Virtual Exhibitions

Film Companies Keep Dreaming of a Digital Future

Can the digital revolution save independent film distribution? Faced with prohibitively expensive print and advertising costs and increased competition in a glutted theatrical marketplace, a number of new companies are turning to newfangled exhibition methods. But none have yet proved that a future without celluloid is feasible, let alone profitable.

Just last week, Shooting Gallery founder and Sling Blade producer Larry Meistrich announced his return to the movie business with Film Movement, a mail-order club offering subscribers new American independent, foreign, and documentary films on DVD. Never mind the reported million dollars in debt, snubbed vendors, and hundreds of employees and handful of films left in the lurch when the Shooting Gallery collapsed in June 2001; Meistrich believes, according to the company's Web site, that his new venture can flourish by providing underserved audiences with undiscovered films straight to their digital disc players.

When Madstone Films launched in 1999, the start-up independent film studio dreamed of an all-digital future: a slate of DV features from untapped talents and a "Digital Distribution Network" of 50 screens around the country to showcase their discoveries (as well as alternative programming such as concerts and fashion shows). But since the company kicked off, production has been limited to the recently completed Rhinoceros Eyes—and as for exhibition, old-fashioned celluloid still reigns.

"I'm still confident that digital projection will happen," says Chip Seelig, founder and co-CEO of Madstone, the first exhibitor to purchase a digital projector. "It's just that the cost of the projectors hasn't gone down nearly as fast I would have hoped." (According to Seelig, the price tag remains at roughly $250,000.)

The venture has since reverted to more traditional means. In April, Madstone acquired New Yorker Films, the venerable 38-year-old distributor, along with its library of more than 500 titles. "This has given us stability," says Seelig, a Goldman Sachs veteran. "Our original intention was to build our acquisition business from scratch, but it's much easier to take over and meld with another company."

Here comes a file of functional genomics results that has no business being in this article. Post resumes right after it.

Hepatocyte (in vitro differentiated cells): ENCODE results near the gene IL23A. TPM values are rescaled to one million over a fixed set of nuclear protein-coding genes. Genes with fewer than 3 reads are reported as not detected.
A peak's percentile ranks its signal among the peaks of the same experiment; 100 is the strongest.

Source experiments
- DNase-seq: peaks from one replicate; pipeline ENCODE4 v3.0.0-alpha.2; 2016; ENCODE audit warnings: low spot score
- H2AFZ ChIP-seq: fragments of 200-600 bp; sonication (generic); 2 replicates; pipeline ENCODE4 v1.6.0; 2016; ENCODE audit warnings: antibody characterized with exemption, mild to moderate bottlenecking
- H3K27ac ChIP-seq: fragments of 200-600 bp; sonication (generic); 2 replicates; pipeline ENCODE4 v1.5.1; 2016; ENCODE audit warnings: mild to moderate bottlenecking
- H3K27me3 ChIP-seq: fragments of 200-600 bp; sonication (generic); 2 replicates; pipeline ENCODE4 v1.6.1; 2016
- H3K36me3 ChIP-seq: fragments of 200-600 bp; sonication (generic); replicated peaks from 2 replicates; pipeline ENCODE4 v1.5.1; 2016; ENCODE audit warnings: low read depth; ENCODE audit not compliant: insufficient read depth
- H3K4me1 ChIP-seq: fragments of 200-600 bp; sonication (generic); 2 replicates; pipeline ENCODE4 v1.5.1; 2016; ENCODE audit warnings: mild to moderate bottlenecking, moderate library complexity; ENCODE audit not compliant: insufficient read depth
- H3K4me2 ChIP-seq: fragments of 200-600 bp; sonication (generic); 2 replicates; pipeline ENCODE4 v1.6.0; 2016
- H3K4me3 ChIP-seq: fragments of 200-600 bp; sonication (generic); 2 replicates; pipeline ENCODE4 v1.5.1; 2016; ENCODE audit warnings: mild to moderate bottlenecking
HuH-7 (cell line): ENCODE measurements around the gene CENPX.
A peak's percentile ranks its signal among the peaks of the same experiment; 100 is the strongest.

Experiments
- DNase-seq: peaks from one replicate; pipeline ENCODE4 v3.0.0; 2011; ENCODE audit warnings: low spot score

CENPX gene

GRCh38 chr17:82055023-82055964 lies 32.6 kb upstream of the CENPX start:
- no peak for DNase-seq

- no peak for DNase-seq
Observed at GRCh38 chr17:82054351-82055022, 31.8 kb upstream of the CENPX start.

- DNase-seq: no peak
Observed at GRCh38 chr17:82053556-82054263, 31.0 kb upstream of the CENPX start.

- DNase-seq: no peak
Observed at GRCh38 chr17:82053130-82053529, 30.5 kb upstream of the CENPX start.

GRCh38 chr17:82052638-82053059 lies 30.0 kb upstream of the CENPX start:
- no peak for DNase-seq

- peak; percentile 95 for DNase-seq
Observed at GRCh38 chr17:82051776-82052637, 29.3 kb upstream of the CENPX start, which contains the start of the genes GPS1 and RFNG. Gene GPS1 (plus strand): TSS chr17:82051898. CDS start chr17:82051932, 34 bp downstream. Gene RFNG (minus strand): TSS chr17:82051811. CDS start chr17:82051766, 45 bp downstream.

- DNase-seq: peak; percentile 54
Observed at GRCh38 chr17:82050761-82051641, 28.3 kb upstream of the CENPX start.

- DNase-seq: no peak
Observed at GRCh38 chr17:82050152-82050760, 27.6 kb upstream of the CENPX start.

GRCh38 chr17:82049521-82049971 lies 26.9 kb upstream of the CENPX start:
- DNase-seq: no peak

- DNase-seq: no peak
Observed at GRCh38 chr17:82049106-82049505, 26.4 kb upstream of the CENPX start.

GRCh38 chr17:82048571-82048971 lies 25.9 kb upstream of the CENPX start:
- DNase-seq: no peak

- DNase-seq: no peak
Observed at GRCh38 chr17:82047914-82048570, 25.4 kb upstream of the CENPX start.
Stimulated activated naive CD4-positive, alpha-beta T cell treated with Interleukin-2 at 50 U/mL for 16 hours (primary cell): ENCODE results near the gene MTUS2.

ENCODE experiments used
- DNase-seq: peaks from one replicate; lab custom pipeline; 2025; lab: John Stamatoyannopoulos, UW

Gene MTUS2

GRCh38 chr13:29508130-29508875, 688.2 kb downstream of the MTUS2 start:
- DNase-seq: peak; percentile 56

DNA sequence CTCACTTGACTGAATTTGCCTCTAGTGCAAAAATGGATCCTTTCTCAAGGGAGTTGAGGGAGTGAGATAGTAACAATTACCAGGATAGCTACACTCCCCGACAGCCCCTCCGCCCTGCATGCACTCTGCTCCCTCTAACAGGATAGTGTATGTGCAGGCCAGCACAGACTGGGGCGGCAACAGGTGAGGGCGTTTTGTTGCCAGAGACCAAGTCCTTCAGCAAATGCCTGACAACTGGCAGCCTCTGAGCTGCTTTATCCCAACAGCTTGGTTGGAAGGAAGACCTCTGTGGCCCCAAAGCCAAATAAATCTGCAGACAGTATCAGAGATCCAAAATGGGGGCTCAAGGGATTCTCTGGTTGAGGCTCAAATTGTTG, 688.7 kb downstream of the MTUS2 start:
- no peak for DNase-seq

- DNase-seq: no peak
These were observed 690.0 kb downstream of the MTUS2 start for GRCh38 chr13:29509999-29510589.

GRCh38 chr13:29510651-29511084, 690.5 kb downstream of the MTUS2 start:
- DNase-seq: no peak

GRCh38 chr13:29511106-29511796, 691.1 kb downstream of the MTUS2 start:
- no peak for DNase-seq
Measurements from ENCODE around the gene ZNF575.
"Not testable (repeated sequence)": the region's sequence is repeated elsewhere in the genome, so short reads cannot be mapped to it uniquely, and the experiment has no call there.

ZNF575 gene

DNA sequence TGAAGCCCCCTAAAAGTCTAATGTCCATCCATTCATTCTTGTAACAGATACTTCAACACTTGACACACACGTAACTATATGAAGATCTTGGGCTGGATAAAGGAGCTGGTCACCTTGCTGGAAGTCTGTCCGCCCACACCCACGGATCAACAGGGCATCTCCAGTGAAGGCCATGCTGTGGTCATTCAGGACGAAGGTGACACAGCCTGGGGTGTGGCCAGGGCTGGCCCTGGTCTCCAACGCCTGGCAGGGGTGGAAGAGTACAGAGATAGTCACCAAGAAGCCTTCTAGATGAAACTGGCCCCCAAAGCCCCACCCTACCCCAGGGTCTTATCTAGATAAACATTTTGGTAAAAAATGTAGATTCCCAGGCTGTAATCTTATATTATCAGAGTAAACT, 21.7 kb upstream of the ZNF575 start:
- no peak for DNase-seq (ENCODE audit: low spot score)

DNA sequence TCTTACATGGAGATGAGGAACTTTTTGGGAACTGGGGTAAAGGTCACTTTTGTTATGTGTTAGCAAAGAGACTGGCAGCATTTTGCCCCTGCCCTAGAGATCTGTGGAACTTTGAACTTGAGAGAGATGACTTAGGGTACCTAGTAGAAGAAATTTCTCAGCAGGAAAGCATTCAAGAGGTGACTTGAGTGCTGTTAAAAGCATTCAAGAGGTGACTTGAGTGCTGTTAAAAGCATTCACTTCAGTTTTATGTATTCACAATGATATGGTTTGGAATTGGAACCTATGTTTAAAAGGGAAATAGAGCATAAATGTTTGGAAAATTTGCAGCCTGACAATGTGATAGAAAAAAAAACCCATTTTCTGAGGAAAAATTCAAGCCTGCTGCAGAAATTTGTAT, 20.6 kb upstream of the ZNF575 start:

After a bid to buy bankrupt art-house theater chain Landmark fell through in 2001, Madstone's distribution network (sans digital) has also finally picked up speed. In addition to booking the Screening Room downtown with second-run indies like Monsoon Wedding, Madstone Theaters, the company's exhibition arm, is currently operating six-screen art-house multiplexes in Cleveland, Denver, the Raleigh-Durham area, a suburb of Phoenix, San Diego, and Albuquerque, with Ann Arbor opening up later this month and at least three additional venues by year's end, according to Seelig. "We've got a theater chain that's doing well and it works fine in a 35mm format."

In fact, buying and renovating defunct theaters outside of the A-list art-house cities, where hundred-thousand-dollar newspaper ads are unnecessary, has proven to be Madstone's most successful endeavor. "I can open in four or five cities around the country for what it costs for me to open a film in New York and Los Angeles," says Seelig.

"What we're trying to do for exhibition," explains Tom Brueggemann, Madstone's senior vice president and film buyer, "is a little bit like what Miramax tried to do 10 years ago by pushing specialized film out of the art-house ghetto." Also reviving the early days of indie-film exhibition, the theater chain is mounting local promotion efforts (an in-house DJ recently kicked off 24 Hour Party People in Denver), and because of the number of available screens, they're able to sustain a movie's run and in turn generate word-of-mouth. Such targeted approaches have worked so far: Bollywood pictures Devdas and Mujhse Dosti Karoge lured Indian audiences in Cary, North Carolina; Spanish-language films fill slots in the Southwest; and second-run American indies (Diamond Men) and Hollywood classics (Citizen Kane) are finding audiences, according to Brueggemann.

Ira Deutchman, founder of Cinecom and Fine Line Features, is also returning to "the old model," he says, "of using grassroots publicity and a membership mentality to put films in places where you don't have to spend ad money to get a modest audience." But Deutchman's new independent studio Emerging Pictures is closer to realizing Madstone's original vision of a "digital distribution network": Starting in small cities, he plans to take cultural institutions and performing art centers and outfit them with digital projectors—supplied at low cost by manufacturers eager to show off their equipment—and tap into mailing lists of existing art-minded residents.

"Our contention is that if we can string together these various institutions and supply them with digital files rather than prints concurrent with their major city releases," explains Deutchman, "not only is the theater in Scranton going to screen the same flawless copy of the film, they're going to show it when all the publicity hits." The company already has an alliance with the League of Historic American Theaters to house their digital projectors and interest from distributors Miramax and Sony Pictures Classics, and foreign film promotion bodies such as Unifrance and British Screen to supply the venues with content. Deutchman will set the project in motion this November at the New Brunswick State Theater complex in New Jersey and hopes to have 40 more locations on the Eastern Seabord within the next 18 months.

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